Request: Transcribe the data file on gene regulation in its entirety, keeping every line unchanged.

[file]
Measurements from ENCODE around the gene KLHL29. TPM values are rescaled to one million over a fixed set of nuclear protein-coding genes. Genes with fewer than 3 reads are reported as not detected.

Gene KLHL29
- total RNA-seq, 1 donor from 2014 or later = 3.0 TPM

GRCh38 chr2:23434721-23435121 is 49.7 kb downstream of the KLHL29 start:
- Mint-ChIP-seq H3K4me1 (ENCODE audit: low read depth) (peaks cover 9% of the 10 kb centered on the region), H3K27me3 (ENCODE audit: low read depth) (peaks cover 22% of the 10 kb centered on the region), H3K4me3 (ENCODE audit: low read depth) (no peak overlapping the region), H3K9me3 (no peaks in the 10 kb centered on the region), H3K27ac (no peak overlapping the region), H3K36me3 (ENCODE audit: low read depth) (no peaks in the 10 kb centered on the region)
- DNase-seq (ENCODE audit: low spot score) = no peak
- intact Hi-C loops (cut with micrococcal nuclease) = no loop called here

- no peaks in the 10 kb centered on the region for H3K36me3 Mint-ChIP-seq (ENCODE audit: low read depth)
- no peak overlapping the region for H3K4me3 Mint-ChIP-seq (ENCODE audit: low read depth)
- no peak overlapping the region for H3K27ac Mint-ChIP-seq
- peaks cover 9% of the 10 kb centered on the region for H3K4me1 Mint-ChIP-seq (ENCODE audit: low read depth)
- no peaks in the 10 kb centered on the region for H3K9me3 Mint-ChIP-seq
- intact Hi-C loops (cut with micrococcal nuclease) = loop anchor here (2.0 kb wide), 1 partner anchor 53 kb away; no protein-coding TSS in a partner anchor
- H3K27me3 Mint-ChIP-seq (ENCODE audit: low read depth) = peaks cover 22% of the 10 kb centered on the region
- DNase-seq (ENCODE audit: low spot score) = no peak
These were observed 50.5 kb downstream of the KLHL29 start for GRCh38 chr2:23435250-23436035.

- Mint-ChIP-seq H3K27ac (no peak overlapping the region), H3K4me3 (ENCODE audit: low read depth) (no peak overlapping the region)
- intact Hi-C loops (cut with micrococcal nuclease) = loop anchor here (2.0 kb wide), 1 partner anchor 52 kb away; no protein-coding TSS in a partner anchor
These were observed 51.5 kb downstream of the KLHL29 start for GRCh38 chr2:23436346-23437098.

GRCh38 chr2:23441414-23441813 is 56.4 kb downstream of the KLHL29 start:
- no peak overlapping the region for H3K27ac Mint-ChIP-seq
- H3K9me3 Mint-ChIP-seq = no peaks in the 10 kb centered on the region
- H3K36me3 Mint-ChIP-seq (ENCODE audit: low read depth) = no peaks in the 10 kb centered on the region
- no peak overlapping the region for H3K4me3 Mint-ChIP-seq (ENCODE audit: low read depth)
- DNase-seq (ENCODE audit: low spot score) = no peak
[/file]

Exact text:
Measurements from ENCODE around the gene KLHL29. TPM values are rescaled to one million over a fixed set of nuclear protein-coding genes. Genes with fewer than 3 reads are reported as not detected.

Gene KLHL29
- total RNA-seq, 1 donor from 2014 or later = 3.0 TPM

GRCh38 chr2:23434721-23435121 is 49.7 kb downstream of the KLHL29 start:
- Mint-ChIP-seq H3K4me1 (ENCODE audit: low read depth) (peaks cover 9% of the 10 kb centered on the region), H3K27me3 (ENCODE audit: low read depth) (peaks cover 22% of the 10 kb centered on the region), H3K4me3 (ENCODE audit: low read depth) (no peak overlapping the region), H3K9me3 (no peaks in the 10 kb centered on the region), H3K27ac (no peak overlapping the region), H3K36me3 (ENCODE audit: low read depth) (no peaks in the 10 kb centered on the region)
- DNase-seq (ENCODE audit: low spot score) = no peak
- intact Hi-C loops (cut with micrococcal nuclease) = no loop called here

- no peaks in the 10 kb centered on the region for H3K36me3 Mint-ChIP-seq (ENCODE audit: low read depth)
- no peak overlapping the region for H3K4me3 Mint-ChIP-seq (ENCODE audit: low read depth)
- no peak overlapping the region for H3K27ac Mint-ChIP-seq
- peaks cover 9% of the 10 kb centered on the region for H3K4me1 Mint-ChIP-seq (ENCODE audit: low read depth)
- no peaks in the 10 kb centered on the region for H3K9me3 Mint-ChIP-seq
- intact Hi-C loops (cut with micrococcal nuclease) = loop anchor here (2.0 kb wide), 1 partner anchor 53 kb away; no protein-coding TSS in a partner anchor
- H3K27me3 Mint-ChIP-seq (ENCODE audit: low read depth) = peaks cover 22% of the 10 kb centered on the region
- DNase-seq (ENCODE audit: low spot score) = no peak
These were observed 50.5 kb downstream of the KLHL29 start for GRCh38 chr2:23435250-23436035.

- Mint-ChIP-seq H3K27ac (no peak overlapping the region), H3K4me3 (ENCODE audit: low read depth) (no peak overlapping the region)
- intact Hi-C loops (cut with micrococcal nuclease) = loop anchor here (2.0 kb wide), 1 partner anchor 52 kb away; no protein-coding TSS in a partner anchor
These were observed 51.5 kb downstream of the KLHL29 start for GRCh38 chr2:23436346-23437098.

GRCh38 chr2:23441414-23441813 is 56.4 kb downstream of the KLHL29 start:
- no peak overlapping the region for H3K27ac Mint-ChIP-seq
- H3K9me3 Mint-ChIP-seq = no peaks in the 10 kb centered on the region
- H3K36me3 Mint-ChIP-seq (ENCODE audit: low read depth) = no peaks in the 10 kb centered on the region
- no peak overlapping the region for H3K4me3 Mint-ChIP-seq (ENCODE audit: low read depth)
- DNase-seq (ENCODE audit: low spot score) = no peak